Sleep is as necessary as eating and breathing for all animals, including humans. People spend about one-third of their lives asleep, but the actual function of sleep is little understood and much debated. One reason for the conflicting ideas about sleep may be because the kind of sleep we need changes over our lifespans, according to a recent analysis.
“People have debated whether nerve cell repair or reorganization in the brain is the function of sleep. Our study recasts that question as when is the function of sleep about reorganization and when is it about repair?,” Van Savage, one of the authors of the study, told TheDoctor in an email.
The analysis, led by researchers at the University of California, Los Angeles, suggests that the reason the body needs sleep changes when children reach about two-and-a-half years of age. Before two-and-a-half, our brains are developing very rapidly, and sleep is the opportunity to consolidate brain development.
“It is miraculous how well sleep matches the needs of our nervous system.”
“Never wake babies up during REM sleep, when vivid dreams occur. Important work is being done in their brains as they sleep,” Gina Poe, another author of the study, said in a statement.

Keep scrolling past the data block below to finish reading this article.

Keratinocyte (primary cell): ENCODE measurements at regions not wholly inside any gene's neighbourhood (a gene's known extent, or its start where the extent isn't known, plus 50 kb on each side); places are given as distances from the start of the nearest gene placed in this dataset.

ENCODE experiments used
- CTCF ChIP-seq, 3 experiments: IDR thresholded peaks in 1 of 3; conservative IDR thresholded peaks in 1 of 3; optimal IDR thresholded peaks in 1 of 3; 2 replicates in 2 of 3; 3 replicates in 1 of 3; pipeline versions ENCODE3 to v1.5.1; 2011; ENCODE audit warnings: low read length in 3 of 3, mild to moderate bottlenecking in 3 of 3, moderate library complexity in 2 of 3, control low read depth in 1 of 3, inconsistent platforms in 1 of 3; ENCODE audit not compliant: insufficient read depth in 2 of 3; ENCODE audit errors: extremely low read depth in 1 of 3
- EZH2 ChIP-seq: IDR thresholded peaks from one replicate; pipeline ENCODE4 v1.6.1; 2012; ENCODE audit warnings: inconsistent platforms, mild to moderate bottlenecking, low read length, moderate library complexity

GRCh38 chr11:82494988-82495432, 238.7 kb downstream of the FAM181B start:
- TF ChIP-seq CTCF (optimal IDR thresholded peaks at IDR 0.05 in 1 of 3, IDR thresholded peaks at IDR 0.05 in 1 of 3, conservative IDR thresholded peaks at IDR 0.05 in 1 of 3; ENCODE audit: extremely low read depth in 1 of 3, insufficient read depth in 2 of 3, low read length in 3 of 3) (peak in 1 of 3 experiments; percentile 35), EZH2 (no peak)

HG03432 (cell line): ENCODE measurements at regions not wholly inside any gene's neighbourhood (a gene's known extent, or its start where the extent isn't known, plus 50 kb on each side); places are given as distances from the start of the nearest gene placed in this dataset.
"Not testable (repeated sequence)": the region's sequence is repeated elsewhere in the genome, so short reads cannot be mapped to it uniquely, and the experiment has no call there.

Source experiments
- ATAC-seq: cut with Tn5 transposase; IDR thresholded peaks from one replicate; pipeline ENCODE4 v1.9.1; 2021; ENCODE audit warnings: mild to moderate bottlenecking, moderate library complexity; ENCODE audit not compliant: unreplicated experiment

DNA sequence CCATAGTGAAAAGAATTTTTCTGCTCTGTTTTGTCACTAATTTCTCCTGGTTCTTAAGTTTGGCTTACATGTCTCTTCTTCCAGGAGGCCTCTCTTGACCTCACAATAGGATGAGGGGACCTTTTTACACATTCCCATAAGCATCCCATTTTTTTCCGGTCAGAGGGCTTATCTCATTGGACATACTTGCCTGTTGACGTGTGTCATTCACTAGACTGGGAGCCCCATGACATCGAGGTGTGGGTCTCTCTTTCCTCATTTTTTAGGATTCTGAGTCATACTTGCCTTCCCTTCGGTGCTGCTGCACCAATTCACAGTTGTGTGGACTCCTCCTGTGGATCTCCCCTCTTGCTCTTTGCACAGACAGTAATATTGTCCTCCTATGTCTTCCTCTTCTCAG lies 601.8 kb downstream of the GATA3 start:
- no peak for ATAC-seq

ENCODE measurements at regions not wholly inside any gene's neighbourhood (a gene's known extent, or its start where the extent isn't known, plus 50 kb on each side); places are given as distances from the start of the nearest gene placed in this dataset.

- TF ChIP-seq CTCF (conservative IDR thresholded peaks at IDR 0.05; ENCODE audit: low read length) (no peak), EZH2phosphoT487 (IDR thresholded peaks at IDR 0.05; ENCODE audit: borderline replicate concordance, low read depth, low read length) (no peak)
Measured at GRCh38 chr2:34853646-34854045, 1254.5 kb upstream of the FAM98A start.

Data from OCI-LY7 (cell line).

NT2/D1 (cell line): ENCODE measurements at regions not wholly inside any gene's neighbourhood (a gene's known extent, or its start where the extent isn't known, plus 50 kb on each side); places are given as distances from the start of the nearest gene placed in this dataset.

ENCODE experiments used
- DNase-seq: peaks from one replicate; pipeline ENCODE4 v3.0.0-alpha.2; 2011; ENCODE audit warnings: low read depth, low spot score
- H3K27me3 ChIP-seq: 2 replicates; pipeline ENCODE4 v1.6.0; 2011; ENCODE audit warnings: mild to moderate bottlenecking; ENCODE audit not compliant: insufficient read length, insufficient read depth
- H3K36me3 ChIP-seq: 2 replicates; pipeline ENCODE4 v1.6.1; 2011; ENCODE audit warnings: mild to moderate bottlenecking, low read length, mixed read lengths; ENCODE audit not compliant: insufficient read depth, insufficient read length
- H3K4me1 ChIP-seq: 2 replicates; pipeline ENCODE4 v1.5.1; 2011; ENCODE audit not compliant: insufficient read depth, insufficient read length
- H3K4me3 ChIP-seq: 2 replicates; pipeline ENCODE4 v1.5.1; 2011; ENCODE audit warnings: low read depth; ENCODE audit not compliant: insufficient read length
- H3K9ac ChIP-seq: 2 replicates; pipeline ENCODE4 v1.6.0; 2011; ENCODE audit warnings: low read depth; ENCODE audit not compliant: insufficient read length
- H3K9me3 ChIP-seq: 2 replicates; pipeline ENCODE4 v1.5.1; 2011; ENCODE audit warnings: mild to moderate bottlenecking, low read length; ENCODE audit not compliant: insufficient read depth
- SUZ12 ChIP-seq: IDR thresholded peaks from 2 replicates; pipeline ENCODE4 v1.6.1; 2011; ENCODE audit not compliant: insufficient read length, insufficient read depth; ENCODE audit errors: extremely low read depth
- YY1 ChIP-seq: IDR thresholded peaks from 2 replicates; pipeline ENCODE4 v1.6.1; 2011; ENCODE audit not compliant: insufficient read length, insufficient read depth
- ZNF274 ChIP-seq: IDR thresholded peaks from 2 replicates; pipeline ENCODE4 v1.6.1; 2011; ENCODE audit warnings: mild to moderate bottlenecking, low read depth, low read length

After about age two-and-a-half, the purpose of sleep shifts to repair. All animals, including humans, accumulate nerve cell damage during their waking hours. The resulting debris, from damaged genes and proteins, can build up and eventually cause brain disease. Sleep helps repair this damage and clear the debris.
Instead, the pattern they found when analyzing sleep from childhood on was abrupt and discontinuous — more like the kind of biological change that turns water into ice.
They found significant changes in REM sleep. As the brain grew during development, the time spent in REM sleep decreased. Newborns spent about 50 percent of their total sleep time in REM sleep.
“Never wake babies up during REM sleep, when vivid dreams occur. Important work is being done in their brains as they sleep.”
The amount of time spent in REM sleep fell to about 25 percent by age 10, and continued to decrease with age. For adults 50 years old or older, only about 15 percent of total sleep time was REM sleep. The decrease in REM sleep at about two-and-a-half years old happened at the same time the main function of sleep began to change.
“It is miraculous how well sleep matches the needs of our nervous system,” said Poe, a professor of integrative biology and physiology at UCLA.
The study is published in Science Advances.